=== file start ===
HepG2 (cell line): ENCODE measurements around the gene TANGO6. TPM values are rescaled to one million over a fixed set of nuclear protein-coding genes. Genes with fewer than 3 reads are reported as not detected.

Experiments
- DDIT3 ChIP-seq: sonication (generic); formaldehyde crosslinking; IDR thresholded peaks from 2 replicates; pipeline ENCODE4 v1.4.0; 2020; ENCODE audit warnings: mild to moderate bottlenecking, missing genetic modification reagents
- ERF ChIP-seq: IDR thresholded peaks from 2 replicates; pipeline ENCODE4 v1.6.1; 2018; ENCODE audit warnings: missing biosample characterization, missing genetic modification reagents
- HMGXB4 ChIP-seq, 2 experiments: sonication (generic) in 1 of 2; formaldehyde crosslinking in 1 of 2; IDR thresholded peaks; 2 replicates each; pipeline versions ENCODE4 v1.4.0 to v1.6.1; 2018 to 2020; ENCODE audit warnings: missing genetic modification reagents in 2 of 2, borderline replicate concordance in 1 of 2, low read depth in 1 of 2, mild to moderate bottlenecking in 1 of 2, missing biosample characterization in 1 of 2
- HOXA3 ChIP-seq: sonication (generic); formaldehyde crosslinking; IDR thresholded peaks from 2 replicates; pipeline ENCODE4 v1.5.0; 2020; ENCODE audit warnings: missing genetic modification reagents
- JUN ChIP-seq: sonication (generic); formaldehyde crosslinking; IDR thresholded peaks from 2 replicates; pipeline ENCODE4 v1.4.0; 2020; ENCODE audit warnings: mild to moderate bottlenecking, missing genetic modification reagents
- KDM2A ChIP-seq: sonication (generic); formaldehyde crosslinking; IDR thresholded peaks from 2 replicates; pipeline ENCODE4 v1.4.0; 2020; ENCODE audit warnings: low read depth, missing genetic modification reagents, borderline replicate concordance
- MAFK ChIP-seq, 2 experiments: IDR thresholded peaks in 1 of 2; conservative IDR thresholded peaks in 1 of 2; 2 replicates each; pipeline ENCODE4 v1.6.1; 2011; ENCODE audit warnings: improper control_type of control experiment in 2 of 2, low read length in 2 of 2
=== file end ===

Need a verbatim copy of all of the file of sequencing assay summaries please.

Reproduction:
HepG2 (cell line): ENCODE measurements around the gene TANGO6. TPM values are rescaled to one million over a fixed set of nuclear protein-coding genes. Genes with fewer than 3 reads are reported as not detected.

Experiments
- DDIT3 ChIP-seq: sonication (generic); formaldehyde crosslinking; IDR thresholded peaks from 2 replicates; pipeline ENCODE4 v1.4.0; 2020; ENCODE audit warnings: mild to moderate bottlenecking, missing genetic modification reagents
- ERF ChIP-seq: IDR thresholded peaks from 2 replicates; pipeline ENCODE4 v1.6.1; 2018; ENCODE audit warnings: missing biosample characterization, missing genetic modification reagents
- HMGXB4 ChIP-seq, 2 experiments: sonication (generic) in 1 of 2; formaldehyde crosslinking in 1 of 2; IDR thresholded peaks; 2 replicates each; pipeline versions ENCODE4 v1.4.0 to v1.6.1; 2018 to 2020; ENCODE audit warnings: missing genetic modification reagents in 2 of 2, borderline replicate concordance in 1 of 2, low read depth in 1 of 2, mild to moderate bottlenecking in 1 of 2, missing biosample characterization in 1 of 2
- HOXA3 ChIP-seq: sonication (generic); formaldehyde crosslinking; IDR thresholded peaks from 2 replicates; pipeline ENCODE4 v1.5.0; 2020; ENCODE audit warnings: missing genetic modification reagents
- JUN ChIP-seq: sonication (generic); formaldehyde crosslinking; IDR thresholded peaks from 2 replicates; pipeline ENCODE4 v1.4.0; 2020; ENCODE audit warnings: mild to moderate bottlenecking, missing genetic modification reagents
- KDM2A ChIP-seq: sonication (generic); formaldehyde crosslinking; IDR thresholded peaks from 2 replicates; pipeline ENCODE4 v1.4.0; 2020; ENCODE audit warnings: low read depth, missing genetic modification reagents, borderline replicate concordance
- MAFK ChIP-seq, 2 experiments: IDR thresholded peaks in 1 of 2; conservative IDR thresholded peaks in 1 of 2; 2 replicates each; pipeline ENCODE4 v1.6.1; 2011; ENCODE audit warnings: improper control_type of control experiment in 2 of 2, low read length in 2 of 2